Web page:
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Exploding star blasts new data towards Earth

Dr Amanda Doyle, Feature writer
Dec 17, 2011, 0:00 UTC

Sen—In August of this year a star exploded in a galaxy 21 million light years away. But stars explode all the time, so what was so special about this supernova?

The cosmic explosion, which was given the name SN 2011fe, was the brightest and the closest supernova observed from Earth in the past 25 years. It occurred on 24 August 2011 in the Pinwheel Galaxy, which is also known as M101. With a vast array of advanced instrumentation available, astronomers were able to observe the event only 11 hours after the explosion, which enabled them to collect some very important data in order to fill in some gaps in our knowledge of supernovae.

SN 2011fe was discovered by the Palomar Transient Factory, a 48 inch telescope which scans millions of objects every night looking for transient events such as supernovae. At the point of discovery the supernova was only 1/1000th of its peak brightness. Follow up observations were quickly made by many telescopes on Earth and in space.

SN 2011fe is classified as a type Ia supernova, which means that it was a white dwarf before it exploded. The white dwarf coexisted with another star in a binary system, and it was this companion that caused the white dwarf’s ultimate demise. However while it has long been theorised that the progenitor for a type Ia supernova was a white dwarf, this is the first time that there is evidence for the fact.

This evidence was gathered mainly due to the proximity of the supernova and due to the early detection. During the hours immediately after the explosion, the luminosity is related to the size of the expanding fireball. “The early-time luminosity is proportional to progenitor radius and we can get an upper limit on the radius of the progenitor,” Mansi Kasliwal from the Carnegie Institution for Science tells SEN. “This is how we directly know that the primary that exploded was a white dwarf.” The radius was found to be only a tenth that of the Sun, meaning that the progenitor had to be a compact star; most likely a white dwarf. Further evidence as to the type of progenitor comes from the detection of unburnt carbon and oxygen in the spectrum, which points to a carbon-oxygen white dwarf.

If the progenitor was a white dwarf, then what type of star was the companion? Type Ia supernovae have two possible origins. The binary can be composed of two white dwarfs, which eventually spiral towards each other, resulting in an explosion. The alternative model is that the white dwarf progenitor siphons gas off a star such as a red giant, helium star or main sequence star. For the latter theory, the white dwarf accretes a very specific amount of material before it explodes. Once it reaches 1.4 times the mass of the Sun, the carbon ignites and the star is no more. This critical value is known as the Chandrasekhar limit, named after the astronomer who first predicted it.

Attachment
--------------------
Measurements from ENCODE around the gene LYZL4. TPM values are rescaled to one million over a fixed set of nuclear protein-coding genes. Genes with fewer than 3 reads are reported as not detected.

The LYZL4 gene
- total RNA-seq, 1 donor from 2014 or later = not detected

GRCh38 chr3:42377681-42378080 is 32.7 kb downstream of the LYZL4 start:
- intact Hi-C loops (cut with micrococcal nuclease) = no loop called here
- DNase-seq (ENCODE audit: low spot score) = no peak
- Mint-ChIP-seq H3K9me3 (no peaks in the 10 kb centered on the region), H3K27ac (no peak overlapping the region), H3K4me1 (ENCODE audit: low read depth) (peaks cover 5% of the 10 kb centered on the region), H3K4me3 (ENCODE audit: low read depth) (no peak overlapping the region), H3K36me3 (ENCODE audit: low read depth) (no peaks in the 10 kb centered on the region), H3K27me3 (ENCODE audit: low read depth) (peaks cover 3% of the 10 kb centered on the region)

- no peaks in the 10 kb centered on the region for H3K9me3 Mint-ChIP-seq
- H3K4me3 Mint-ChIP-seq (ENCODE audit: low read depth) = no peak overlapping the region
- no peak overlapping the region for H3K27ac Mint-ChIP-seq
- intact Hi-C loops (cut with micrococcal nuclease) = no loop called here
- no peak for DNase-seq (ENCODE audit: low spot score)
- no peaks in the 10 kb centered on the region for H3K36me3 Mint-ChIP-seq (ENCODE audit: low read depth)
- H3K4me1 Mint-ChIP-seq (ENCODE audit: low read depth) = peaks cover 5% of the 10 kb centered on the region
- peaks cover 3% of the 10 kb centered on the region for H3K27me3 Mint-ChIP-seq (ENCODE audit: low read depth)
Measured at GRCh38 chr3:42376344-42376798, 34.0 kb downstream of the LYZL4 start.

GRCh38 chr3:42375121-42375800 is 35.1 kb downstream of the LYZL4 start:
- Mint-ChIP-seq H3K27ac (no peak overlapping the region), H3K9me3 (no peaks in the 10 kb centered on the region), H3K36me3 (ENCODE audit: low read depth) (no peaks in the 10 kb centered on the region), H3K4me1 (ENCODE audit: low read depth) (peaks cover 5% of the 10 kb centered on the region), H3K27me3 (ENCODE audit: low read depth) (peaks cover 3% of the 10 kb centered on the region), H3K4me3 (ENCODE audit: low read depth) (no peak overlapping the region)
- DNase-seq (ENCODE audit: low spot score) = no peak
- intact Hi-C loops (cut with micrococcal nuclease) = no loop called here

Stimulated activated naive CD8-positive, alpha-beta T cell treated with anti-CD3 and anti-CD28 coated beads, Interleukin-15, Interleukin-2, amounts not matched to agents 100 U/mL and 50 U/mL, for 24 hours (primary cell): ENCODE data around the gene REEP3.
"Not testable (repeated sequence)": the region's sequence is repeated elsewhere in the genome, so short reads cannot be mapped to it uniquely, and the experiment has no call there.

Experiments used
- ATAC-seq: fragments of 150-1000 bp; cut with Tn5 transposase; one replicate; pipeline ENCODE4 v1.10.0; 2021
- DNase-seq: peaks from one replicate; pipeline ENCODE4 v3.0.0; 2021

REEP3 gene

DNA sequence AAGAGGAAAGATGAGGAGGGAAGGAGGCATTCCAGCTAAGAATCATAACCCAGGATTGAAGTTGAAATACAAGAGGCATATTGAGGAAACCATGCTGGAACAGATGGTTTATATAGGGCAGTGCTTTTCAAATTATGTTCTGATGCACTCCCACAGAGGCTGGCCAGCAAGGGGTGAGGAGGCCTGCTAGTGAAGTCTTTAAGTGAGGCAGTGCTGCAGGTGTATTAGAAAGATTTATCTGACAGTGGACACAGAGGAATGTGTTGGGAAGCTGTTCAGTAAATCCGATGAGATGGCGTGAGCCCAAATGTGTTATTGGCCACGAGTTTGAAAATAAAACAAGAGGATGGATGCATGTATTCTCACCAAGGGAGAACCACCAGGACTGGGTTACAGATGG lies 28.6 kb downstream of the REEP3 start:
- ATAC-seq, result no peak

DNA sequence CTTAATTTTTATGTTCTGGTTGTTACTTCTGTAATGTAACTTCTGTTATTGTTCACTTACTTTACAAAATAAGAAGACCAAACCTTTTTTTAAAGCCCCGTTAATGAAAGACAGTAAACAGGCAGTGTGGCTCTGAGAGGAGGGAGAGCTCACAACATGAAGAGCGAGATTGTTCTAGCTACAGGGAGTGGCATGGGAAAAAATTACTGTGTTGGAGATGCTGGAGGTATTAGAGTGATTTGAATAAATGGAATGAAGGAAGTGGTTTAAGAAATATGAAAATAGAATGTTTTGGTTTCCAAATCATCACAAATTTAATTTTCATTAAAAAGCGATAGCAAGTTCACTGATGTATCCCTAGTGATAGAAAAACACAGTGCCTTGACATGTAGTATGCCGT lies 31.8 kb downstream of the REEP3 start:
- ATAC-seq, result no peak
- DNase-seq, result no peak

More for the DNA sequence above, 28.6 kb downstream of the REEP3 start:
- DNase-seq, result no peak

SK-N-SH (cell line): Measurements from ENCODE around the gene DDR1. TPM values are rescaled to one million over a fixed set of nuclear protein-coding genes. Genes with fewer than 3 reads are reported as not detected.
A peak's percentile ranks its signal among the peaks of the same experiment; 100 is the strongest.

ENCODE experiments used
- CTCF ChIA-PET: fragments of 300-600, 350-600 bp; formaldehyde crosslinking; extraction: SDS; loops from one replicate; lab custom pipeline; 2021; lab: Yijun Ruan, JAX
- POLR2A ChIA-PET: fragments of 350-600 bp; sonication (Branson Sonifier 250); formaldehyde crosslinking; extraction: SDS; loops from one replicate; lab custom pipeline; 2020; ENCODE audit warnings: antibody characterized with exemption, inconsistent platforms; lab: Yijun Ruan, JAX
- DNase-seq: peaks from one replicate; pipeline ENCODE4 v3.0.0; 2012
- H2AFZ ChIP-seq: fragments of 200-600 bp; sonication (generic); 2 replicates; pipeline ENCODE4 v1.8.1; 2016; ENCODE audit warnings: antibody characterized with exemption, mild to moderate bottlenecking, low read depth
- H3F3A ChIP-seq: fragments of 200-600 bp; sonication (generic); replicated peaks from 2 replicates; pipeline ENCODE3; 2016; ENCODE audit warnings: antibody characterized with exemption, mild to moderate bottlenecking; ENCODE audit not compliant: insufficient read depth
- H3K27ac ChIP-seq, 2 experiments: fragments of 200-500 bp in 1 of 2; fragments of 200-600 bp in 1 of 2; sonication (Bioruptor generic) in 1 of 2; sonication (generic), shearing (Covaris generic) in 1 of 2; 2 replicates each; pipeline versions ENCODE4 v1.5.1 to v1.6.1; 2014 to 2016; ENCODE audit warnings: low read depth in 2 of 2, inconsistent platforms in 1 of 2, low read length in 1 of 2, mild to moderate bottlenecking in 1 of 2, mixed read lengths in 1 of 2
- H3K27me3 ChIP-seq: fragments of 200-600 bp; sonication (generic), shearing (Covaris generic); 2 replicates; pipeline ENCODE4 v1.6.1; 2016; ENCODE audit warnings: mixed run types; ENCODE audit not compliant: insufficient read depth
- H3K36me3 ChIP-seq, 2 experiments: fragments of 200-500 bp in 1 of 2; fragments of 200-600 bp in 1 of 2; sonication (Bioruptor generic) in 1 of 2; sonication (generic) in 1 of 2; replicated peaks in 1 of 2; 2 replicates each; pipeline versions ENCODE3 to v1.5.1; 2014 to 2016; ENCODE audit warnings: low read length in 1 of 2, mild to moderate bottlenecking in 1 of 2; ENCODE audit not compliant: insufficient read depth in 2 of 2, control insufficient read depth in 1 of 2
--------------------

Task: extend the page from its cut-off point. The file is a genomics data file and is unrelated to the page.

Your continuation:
The Pinwheel Galaxy has been imaged many times before the supernova, so why not search through archival pictures and find out what type of star it was? However despite the proximity of the event, historical Hubble images revealed absolutely nothing. But a null result does not necessarily mean a useless result as this enabled astronomers to put constraints on the companion star using the process of elimination.

Infrared Spitzer images from 2004 were analysed, and also showed no sign of the companion star. This means that the star couldn’t possibly be a bright red giant or helium star. The lack of detection of the companion star in radio and x-ray images also imply that it couldn’t be a red giant or helium star. If two white dwarfs collided it is expected that they would produce a spectacle of ultraviolet and optical light, which wasn’t observed. However, a white dwarf companion cannot be completely ruled out because the non detection in the visible part of the spectrum could be consistent with a faint white dwarf. It is hoped that future technology such as the James Webb Space Telescope might have better luck at spotting the companion star.

Despite the immensely destructive force of supernovae, we wouldn’t exist without them. Supernovae created many heavy elements needed for the construction of the Earth and the life it hosts. Understanding exactly how these elements are created, along with how they become mixed together in the explosion is crucial. And SN2011fe decided to lend a helping hand with this too. While the discovery of many intermediate mass elements in the spectrum was expected, the astronomers discovered that there was oxygen moving at 20,000 kilometres per second away from the site of the blast. This was 4,000 kilometres faster than the other elements. However the speed of the oxygen quickly diminished, and it had slowed down to 14,000 kilometres within a matter of hours. The unusual velocity of the oxygen shows that it wasn’t distributed evenly when the white dwarf went supernova. The high velocity oxygen and its strange behaviour are the first such observation in a type Ia supernova.

“This will be the best studied supernova of its type given the youth and proximity of the discovery,” concludes Kasliwal. “Therefore, many new things will be learned and many papers will be written.”

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